Fines & Enforcement Considerations
Imposing an enforcement assessment, commonly referred to as a “fine,” on an unruly owner or property is a popular and usually effective mechanism for enforcing rules within a condominium or subdivision. Fines alone, however, cannot address all scenarios and must be imposed in accordance with applicable laws. Community association boards must carefully follow proper procedures and should have a comprehensive enforcement policy in place to ensure their enforcement efforts are not wasted and are efficiently achieving the desired results.
Issuing a fine for a rule violation is generally the go-to mechanism for a homeowner or condominium association board when attempting to enforce the rules of a community. Before issuing fines, however, association boards should review or develop an overarching enforcement policy both to ensure they are issuing fines appropriately and to ensure there is not a better enforcement mechanism available to deal with whatever situation the board is facing. In Ohio, a board’s specific enforcement authority will be set forth in the association’s governing documents and in either R.C. 5311.081 for condominiums or 5312.11 if the community is a subdivision. Each of these statutes imposes a similar set of procedures that a board must follow to properly levy a fine against an owner. Generally, these statutes require an association to inform an owner of the nature of a violation and the amount of the proposed fine, provide a date by which the owner can cure the violation and avoid the fine (if possible), and provide the owner with at least ten days to request a hearing before the board to discuss or otherwise contest the fine. If an association issues a fine without complying with each of the statutory requirements set forth in R.C. 5311.081 or R.C. 5312.11, it does not matter how clear-cut the underlying violation is, the association’s failures will give the owner valid grounds to challenge and potentially invalidate the fine in court.
In addition to ensuring an association is levying fines in a procedurally proper manner, having a well-thought-out enforcement policy can also help ensure the board does not overuse fines. While a warning letter or initial fine is sufficient to get most owners to address the underlying violation, some violations can be so severe and some owners so stubborn that fines alone simply will not resolve the issue. In these situations, fines can only get the Association so far, and in some instances can even create issues that will only make enforcement more difficult. Indeed, I have frequently seen associations attempt to deal with serial violations by issuing daily fines (which are often not levied in accordance with the statutory requirements and, thus, uncollectable) or by repeatedly leveling fines for the same violation—even though those fines are not leading to any true results. In these situations, having an enforcement policy and knowing how to use other enforcement mechanisms is crucially important. Generally, in addition to being able to levy fines, most associations have the ability to also take direct corrective action or initiate legal action to address ongoing or recurring violations. Further, in most scenarios, many costs incurred by an association in pursuing these enforcement actions can be assessed back to the property and/or property owner. As such, these alternative enforcement mechanisms are powerful tools that should have a place in your community’s enforcement procedures.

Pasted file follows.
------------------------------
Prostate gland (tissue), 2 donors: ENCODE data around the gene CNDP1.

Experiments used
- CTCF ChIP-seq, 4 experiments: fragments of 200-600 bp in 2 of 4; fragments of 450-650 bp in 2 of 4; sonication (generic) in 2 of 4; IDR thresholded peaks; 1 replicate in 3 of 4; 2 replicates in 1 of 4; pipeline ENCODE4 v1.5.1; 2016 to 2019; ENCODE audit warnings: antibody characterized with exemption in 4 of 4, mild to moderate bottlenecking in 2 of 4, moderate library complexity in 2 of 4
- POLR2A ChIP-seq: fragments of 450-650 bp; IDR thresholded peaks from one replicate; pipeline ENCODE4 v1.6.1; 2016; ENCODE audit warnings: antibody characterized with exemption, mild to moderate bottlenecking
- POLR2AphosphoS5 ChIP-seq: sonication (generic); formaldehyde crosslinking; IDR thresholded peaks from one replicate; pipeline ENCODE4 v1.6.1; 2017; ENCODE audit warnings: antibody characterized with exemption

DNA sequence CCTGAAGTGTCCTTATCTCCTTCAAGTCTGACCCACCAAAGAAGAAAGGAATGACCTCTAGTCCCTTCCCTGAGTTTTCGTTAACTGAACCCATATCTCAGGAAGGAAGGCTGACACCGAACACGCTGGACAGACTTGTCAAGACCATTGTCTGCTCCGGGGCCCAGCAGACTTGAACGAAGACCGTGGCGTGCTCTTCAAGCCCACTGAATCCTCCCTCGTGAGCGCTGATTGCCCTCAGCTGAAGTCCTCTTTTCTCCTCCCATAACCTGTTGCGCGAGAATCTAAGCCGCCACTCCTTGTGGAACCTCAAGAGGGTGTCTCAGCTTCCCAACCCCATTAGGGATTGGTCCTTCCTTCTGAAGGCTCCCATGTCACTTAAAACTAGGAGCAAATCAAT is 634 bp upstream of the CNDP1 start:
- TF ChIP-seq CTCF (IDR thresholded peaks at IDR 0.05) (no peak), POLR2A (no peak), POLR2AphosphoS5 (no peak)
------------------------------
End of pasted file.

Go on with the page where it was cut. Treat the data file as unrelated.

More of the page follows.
As with most things dealing with community association law, the correct approach for dealing with any specific scenario must be determined by a review of the underlying facts and a review of your community’s governing documents. Accordingly, we strongly encourage board members, especially those dealing with enforcement issues, to reach out to their counsel to make sure the association has a well-rounded and legally compliant enforcement policy. Please feel free to reach out to one of the attorneys at Williams & Strohm, LLC if you have questions about enforcement procedures at (614) 228-0207.
Mr. Kanitz has been practicing law since 2008 with experience in civil litigation, creditor’s rights, landlord/tenant, and otherwise representing clients in a wide array of matters, including zoning issues affecting community associations. Read Jesse Kanitz's full bio.